* * * * *
I have always been proud of my independence. It’s been a romantic sort of notion, never needing anyone for anything but keeping them around because I enjoy their company.
When I turned 18, I moved out of my parent’s house and into my first apartment, in another state. I was on my own and living alone. It was the most exciting thing in my life since I’d gotten my driver’s license and graduated high school.
I loved reporting to no one. On weekends I chose whether or not I wanted to see anyone or go anywhere. I ate what I wanted for every meal, if I ate at all. I slept in.
When I would venture out, I’d spend hours driving at night learning which highways intersected and which part of Seattle was my favorite. I’d cruise the streets, watching people spill out of bars and dream of turning 21.
I remember a married friend asking me once, “What do you do at home when you’re by yourself?”
“The same as you do. I read, clean and do laundry, watch movies, cook meals. I just don’t have anyone in the next room when I do.”
I had not yet discovered the term introvert.
* * * * *
It’s taken me a long time to realize how much I insulated myself with independence. It was my protection; it kept people from getting too close.
I needed to know there was nothing I couldn’t do on my own. I needed to know that if I never did find a forever mate I could carry all the groceries up the stairs, replace the burned-out light bulbs, mow the grass and change a tire.
Being strong-willed meant I was a healthy woman who could master the single life void of a man’s help - or anyone’s help for that matter.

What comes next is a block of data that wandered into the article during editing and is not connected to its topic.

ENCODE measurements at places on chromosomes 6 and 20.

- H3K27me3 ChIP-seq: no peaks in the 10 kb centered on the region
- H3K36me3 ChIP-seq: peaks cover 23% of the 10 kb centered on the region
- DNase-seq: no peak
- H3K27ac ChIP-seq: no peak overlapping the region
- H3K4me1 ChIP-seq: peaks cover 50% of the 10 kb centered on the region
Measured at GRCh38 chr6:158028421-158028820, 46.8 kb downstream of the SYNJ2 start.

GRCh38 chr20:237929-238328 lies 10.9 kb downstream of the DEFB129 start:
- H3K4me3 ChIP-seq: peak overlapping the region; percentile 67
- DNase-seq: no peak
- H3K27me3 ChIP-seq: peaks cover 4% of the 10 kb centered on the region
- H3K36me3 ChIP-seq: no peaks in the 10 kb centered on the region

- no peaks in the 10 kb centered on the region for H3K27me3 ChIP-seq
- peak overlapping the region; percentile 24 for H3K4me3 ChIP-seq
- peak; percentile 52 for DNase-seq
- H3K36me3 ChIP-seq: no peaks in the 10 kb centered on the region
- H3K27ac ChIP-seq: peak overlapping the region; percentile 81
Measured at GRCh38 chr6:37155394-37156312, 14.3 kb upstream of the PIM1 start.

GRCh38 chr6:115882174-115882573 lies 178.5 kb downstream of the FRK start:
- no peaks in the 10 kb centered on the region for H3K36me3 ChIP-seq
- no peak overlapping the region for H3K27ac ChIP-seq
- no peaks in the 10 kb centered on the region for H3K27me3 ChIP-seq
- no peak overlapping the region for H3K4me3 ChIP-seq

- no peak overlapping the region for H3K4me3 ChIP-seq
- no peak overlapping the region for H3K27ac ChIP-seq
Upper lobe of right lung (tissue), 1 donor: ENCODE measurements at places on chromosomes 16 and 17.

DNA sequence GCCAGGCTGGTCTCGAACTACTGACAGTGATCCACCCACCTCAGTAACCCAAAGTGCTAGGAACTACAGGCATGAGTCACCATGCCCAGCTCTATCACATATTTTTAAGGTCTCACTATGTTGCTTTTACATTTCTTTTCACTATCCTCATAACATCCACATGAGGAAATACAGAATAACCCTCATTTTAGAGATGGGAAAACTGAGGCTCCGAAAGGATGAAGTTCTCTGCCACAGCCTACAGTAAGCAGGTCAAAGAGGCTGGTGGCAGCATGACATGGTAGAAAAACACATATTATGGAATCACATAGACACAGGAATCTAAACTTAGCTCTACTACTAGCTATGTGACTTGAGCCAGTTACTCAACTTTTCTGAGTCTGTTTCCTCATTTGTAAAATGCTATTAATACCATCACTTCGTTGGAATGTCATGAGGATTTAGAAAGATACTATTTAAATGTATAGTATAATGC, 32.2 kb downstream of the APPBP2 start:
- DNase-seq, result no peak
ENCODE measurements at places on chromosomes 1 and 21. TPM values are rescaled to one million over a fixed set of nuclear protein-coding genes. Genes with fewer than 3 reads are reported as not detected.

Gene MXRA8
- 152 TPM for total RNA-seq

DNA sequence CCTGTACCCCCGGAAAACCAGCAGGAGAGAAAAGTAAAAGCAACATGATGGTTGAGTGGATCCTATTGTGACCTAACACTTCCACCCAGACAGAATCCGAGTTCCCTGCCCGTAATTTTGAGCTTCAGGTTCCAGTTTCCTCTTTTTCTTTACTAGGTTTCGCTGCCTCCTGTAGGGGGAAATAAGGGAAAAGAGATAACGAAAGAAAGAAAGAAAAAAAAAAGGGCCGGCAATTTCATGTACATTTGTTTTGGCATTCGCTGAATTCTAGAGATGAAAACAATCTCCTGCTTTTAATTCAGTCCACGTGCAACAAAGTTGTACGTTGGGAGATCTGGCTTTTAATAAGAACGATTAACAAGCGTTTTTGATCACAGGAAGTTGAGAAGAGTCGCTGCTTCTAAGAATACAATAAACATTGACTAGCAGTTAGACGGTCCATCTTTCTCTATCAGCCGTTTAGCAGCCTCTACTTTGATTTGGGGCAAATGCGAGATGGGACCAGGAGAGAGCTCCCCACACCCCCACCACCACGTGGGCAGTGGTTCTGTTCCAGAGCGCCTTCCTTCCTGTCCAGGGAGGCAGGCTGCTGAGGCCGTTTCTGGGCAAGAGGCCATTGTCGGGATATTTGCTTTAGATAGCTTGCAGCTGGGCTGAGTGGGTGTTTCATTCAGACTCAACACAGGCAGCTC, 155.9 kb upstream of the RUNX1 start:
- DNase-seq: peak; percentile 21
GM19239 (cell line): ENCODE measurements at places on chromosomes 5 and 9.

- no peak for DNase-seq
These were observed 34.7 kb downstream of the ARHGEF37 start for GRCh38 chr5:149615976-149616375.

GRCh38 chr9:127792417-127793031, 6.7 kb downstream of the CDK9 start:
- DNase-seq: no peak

I needed to be viewed first as independent and self-sufficient.
* * * * *
I’ve been married for almost eight years now. My husband, Mat, told me recently that I had changed, “You’re so needy. I’ve never seen you like this before.”
I cried. How did I get like this?
Needy is a bad word in my book.
Mat has always wanted to be my provider, my rock, but my independence short-changed him. I wouldn’t let him reach the things on the tops of shelves, or bandage a wound if I’d hurt myself; I’d break my back rearranging furniture before allowing him to help.
I didn’t realize I was sending a message: “I love you, but I don’t need you.”
* * * * *
A few weeks ago I sat on the couch holding back tears. They were the big kind, the ones that fill your eyelids and then spill out onto your cheeks in a thick, steady stream. I didn’t know how to express what I was feeling so I sat still, trying to shut myself down.
Mat was putting on his shoes, he had somewhere to be; I didn’t want him to leave me but I didn’t want to burden him with the ask, “Please stay.” The words were caught in my throat.
He moved to kiss me goodbye and the tears exploded. He didn’t ask me what was wrong; he simply pulled me into him and held me while my mascara stained his shirt.
Mat cancelled his plans without question telling the guys, “My wife needs me.”
* * * * *
I am learning how to love my husband according to his love languages, not my own. And loving differently has inadvertently taught me how to be needy.
So while I can get through the day without my husband’s help, I don’t want to.
I absolutely, without apology, need Mat. I am desperate for him.
The relationship I have with Mat has grown my relationship with Jesus. I’m pretty sure it’s no accident.
My independence taught me I didn’t need Jesus and for the six years I was on my own, living alone, I didn’t know him.
Marriage changed me. I love Jesus because he loves me in return, in my own language. I understand more now about God’s love because of Mat’s love for me.
I have learned how to trust, and I am learning how to let go.
More importantly I’m learning how to be needy.
Lord, I need you
Oh, I need you
Every hour I need you
My one defense, my righteousness
Oh, God, how I need you